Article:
Household appliances, which were appearing in more and more Italian homes, were helping to lighten the burden of household chores. They no longer were luxury goods, but instruments of freedom, which could be purchased in instalments thanks to the instruments offered by companies such as Reale Mutua to its Members.

Time rediscovered: electricity and women

Hans Rosling, Swedish physician and statistician, in a Ted Talk in 2010 tells what the spread of household appliances in homes meant from women’s and children’s point of view.

“I was four years old when I saw my mother loading a washing machine for the first time. My parents had saved up years to buy it and on the day it was set to start, my grandmother also wanted to be there. She was even more excited: all her life she had lit the fire to heat the water, and hand washed the laundry for seven children. She asked if she could press the button, grabbed a chair and enjoyed the entire washing cycle. She was fascinated. ‘It’s magic,’ she said.

My mother immediately made me understand why the washing machine was magic: ‘Now that we’ve loaded the drum,’ she said, ‘you and I are going to the library’.



On 27 November 1957, the first supermarket in Italy was inaugurated in Milan, in Viale Regina Giovanna. This is how a report of the time presented it: “And now from the United States here come the supermarkets. Hollywood cinema had introduced them to us and therefore Italians did not have the slightest difficulty in mastering the very simple system. You go in, look around and take what you need. Each carefully packaged product has its price and possibly its weight prominently displayed. Once you've finished shopping, you go to the checkout and pay. In this regard, it should be noted that supermarkets are organised in such a way that it is impossible to leave without passing in front of these checkouts. It's not a question of mistrust, God forbid: it's a simple expedient specifically designed for the convenience of customers".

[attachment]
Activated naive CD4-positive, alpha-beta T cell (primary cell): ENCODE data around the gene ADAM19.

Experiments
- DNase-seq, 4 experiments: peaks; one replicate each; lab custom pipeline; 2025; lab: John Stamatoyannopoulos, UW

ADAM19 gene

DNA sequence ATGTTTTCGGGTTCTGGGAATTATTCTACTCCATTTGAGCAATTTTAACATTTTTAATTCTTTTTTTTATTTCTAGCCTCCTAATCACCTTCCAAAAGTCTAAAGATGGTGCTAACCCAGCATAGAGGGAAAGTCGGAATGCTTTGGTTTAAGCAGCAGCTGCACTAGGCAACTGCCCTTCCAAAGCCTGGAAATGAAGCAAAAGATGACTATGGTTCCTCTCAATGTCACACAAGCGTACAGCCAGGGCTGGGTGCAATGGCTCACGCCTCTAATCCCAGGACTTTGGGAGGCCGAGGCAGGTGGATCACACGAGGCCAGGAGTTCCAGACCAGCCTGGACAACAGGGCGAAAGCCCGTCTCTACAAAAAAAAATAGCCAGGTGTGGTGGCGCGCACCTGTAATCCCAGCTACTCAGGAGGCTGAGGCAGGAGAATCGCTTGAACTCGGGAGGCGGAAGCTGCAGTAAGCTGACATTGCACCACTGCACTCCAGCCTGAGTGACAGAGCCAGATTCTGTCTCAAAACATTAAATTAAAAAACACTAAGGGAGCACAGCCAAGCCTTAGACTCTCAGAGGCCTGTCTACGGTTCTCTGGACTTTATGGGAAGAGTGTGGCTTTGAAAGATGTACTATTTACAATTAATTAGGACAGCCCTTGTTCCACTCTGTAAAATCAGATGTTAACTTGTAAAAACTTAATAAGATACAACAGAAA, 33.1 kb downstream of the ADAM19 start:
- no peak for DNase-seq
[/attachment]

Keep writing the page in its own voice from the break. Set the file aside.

Symbols of affluence

In the 1950s, wages rose and inflation was stable: many families were finally able to buy goods that had previously been impossible to own: first and foremost electrical appliances, available in instalments. Goods became status symbols, witnesses to the new affluence that the peninsula was experiencing along with its population.

Scooters, Vespas and Lambrettas, but also Seicento and Cinquecento cars crowded the roads, from North to South, with their most disparate colours, like a moving kaleidoscope that showed the world each driver’s personality. With the intensification of traffic, Third Party Liability Car Insurance became compulsory in 1971: faced with this new need, Reale Mutua strived to offer its Members solutions that would combine convenience with the highest level of protection.